To construct a valid checksum given the customization string and the values of the data-part words, the code below can be used:

def rs1024_create_checksum(cs, data):
  values = [ord(x) for x in cs] + data
  polymod = rs1024_polymod(values + [0,0,0]) ^ 1
  return [(polymod >> 10 * (2 - i)) & 1023 for i in range(3)]

Passphrase

To allow additional protection, the master secret is encrypted with a passphrase using the encryption function described below. There is no way to verify that the correct passphrase was used to decrypt the encrypted master secret. This allows the user to obtain multiple master secrets from a single encrypted master secret by using different passphrases8.

In order to achieve the best interoperability among various operating systems and wallet implementations, the passphrase MUST be a string containing only printable ASCII characters (code points 32-126). If no passphrase is provided, an empty string SHALL be used as the passphrase.

Encryption of the master secret

The master secret is encrypted using a wide-blocksize pseudorandom permutation7 based on the Luby-Rackoff construction. It consists of a four round Feistel network with the key derivation function PBKDF26 as the round function. This scheme is invertible, which means that the creator of the shares can choose the master secret, making it possible to migrate a BIP-32 wallet from BIP-39 mnemonics to the new secret sharing scheme. The master secret is first split into two equally long parts, where L is the first n/2 bytes of the master secret and R is the last n/2 bytes of the master secret, and processed as follows:

L = MS[:len(S)/2]
R = MS[len(S)/2:]
for i in [0,1,2,3]:
    (L, R) = (R, L xor F(i, R))

The encrypted master secret is then EMS = R || L.

The i-th round function F(i, R) is defined as follows:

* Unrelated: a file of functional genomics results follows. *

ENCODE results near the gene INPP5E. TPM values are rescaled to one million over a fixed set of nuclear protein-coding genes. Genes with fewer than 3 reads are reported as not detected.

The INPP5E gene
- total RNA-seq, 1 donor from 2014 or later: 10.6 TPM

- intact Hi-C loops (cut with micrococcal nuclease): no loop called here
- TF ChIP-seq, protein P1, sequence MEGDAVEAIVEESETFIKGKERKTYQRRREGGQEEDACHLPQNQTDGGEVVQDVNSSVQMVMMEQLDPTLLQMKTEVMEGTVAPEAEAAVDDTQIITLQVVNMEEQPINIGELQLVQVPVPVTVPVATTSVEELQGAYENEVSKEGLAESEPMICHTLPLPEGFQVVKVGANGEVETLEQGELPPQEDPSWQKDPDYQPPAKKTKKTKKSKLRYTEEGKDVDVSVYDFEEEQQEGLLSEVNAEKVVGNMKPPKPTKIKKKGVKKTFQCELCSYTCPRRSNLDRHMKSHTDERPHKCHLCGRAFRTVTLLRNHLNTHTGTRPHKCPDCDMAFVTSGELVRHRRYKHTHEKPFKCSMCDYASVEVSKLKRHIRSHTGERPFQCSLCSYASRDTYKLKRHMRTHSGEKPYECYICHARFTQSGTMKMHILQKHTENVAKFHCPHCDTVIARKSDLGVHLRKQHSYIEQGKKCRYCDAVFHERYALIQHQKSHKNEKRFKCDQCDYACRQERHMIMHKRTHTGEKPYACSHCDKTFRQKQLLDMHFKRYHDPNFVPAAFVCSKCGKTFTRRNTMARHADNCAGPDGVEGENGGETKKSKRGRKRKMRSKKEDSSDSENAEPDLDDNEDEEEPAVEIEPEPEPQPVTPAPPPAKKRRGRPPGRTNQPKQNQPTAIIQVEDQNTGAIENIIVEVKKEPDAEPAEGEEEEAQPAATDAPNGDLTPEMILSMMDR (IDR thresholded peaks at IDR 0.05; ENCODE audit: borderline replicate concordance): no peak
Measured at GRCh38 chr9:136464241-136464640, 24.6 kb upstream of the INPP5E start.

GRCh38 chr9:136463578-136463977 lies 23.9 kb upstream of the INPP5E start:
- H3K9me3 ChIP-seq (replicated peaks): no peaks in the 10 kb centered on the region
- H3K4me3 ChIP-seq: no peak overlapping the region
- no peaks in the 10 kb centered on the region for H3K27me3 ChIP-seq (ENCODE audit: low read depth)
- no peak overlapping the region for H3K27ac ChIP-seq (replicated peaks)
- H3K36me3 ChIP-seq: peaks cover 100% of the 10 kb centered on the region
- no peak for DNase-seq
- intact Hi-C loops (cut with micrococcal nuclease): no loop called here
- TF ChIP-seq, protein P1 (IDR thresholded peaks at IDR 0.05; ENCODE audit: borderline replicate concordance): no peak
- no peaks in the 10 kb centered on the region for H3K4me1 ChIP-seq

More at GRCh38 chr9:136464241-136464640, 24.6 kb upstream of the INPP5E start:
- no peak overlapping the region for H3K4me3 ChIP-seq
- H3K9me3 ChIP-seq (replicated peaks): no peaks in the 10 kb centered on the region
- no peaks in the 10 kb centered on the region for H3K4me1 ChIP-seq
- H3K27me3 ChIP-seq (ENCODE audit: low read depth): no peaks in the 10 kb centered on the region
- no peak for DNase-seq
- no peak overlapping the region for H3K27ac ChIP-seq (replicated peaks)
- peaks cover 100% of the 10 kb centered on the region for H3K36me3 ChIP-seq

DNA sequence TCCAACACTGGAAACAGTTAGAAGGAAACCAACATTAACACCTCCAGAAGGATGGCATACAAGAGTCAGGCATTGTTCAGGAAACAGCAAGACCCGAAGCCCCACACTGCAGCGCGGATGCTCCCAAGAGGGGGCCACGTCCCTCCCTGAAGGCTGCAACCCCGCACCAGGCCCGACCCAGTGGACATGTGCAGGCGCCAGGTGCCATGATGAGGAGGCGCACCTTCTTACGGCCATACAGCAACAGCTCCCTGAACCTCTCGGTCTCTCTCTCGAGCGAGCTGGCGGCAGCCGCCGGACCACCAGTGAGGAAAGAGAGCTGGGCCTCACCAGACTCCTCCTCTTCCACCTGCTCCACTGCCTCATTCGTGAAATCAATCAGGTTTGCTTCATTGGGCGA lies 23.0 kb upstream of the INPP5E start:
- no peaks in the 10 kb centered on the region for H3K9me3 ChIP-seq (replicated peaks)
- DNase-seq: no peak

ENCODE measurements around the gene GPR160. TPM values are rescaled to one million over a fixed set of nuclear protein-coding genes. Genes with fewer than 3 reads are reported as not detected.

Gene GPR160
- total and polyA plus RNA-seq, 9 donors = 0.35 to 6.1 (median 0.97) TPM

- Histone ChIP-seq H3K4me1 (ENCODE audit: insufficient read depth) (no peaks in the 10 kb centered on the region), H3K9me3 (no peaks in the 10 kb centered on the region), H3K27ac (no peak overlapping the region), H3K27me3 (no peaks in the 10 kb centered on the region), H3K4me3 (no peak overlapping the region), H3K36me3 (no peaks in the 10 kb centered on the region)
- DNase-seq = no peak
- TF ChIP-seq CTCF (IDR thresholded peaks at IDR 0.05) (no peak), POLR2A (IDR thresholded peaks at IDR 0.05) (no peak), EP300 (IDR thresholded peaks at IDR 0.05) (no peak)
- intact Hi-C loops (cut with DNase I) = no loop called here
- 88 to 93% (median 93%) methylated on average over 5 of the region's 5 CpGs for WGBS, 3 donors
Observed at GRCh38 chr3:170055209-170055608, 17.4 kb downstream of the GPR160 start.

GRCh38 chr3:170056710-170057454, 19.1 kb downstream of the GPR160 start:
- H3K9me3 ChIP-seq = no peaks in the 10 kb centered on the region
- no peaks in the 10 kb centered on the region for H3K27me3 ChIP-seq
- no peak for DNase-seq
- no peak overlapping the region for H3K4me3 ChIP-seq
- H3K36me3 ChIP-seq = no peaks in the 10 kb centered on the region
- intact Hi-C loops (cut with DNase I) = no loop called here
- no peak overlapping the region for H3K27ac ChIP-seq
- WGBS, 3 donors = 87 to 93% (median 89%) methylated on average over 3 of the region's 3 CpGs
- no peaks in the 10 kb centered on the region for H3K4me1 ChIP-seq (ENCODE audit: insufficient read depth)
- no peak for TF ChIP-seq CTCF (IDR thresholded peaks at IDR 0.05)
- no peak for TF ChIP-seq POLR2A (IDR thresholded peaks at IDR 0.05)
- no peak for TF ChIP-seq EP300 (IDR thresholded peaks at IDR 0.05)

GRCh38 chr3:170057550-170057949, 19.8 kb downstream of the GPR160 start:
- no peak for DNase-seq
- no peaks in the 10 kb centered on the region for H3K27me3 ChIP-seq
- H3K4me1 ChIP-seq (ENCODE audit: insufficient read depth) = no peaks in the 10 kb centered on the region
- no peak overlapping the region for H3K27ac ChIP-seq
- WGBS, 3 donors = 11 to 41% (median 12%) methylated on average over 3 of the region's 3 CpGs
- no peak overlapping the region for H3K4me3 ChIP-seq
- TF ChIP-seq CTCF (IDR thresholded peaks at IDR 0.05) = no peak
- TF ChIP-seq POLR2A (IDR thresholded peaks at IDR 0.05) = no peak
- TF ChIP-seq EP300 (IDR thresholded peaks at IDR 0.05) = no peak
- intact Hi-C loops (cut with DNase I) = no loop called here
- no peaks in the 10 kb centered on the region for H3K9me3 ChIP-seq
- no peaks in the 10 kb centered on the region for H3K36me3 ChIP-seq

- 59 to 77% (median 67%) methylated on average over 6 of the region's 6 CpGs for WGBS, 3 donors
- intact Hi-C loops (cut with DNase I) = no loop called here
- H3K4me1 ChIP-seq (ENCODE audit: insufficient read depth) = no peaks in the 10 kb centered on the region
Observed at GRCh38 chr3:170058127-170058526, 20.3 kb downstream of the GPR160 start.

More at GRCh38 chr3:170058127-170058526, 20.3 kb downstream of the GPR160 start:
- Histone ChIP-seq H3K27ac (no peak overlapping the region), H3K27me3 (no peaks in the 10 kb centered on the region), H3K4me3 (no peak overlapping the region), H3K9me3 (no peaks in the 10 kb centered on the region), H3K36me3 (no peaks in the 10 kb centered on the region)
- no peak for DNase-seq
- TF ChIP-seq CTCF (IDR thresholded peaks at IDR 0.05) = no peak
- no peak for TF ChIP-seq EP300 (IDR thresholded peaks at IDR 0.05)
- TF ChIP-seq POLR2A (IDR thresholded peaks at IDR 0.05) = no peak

F(i, R) = PBKDF2(PRF = HMAC-SHA256, Password = (i || passphrase), Salt = ("shamir" || id || R), iterations = 2500 << e, dkLen = n/2 bytes)

The value of i is encoded as one byte.

The random identifier value id is encoded as two bytes in big-endian byte order.

Decryption of the master secret

The only difference between encryption and decryption is the reversal of the order of the values of i:

L = EMS[:len(EMS)/2]
R = EMS[len(EMS)/2:]
for i in [3,2,1,0]:
    (L, R) = (R, L xor F(i, R))
MS = R || L

Versioning

Our scheme doesn't support versioning. This is intentional to avoid unclear claims such as SLIP-0039 compatibility without a clear understanding of which version of the scheme is actually meant. Any future enhancement of this specification should be standardized as a new BIP or SLIP and should use its own unique customization string so that shares created in accordance with the new specification cannot be mistaken for SLIP-0039 shares.

Localization

No localization is supported. This standard deals with a set of English words only. Previous attempts with arbitrary wordlists caused lots of confusion among users and decreased interoperability across various implementations.

Wordlist

The wordlist mandated by this SLIP is available here. Several criteria were applied in creation of the list:

  • The wordlist is alphabetically sorted.
  • No word is shorter than 4 letters.
  • No word is longer than 8 letters.
  • All words begin with a unique 4-letter prefix.
  • The wordlist contains only common English words (+ the word "satoshi").
  • The minimum Damerau-Levenshtein distance between any two words is at least 2.
  • The similarity between the pronunciation of any two words has been minimized.

(see the test which checks whether these criteria are fulfilled).

Specification for backing up BIP-0032 Hierarchical Deterministic Wallets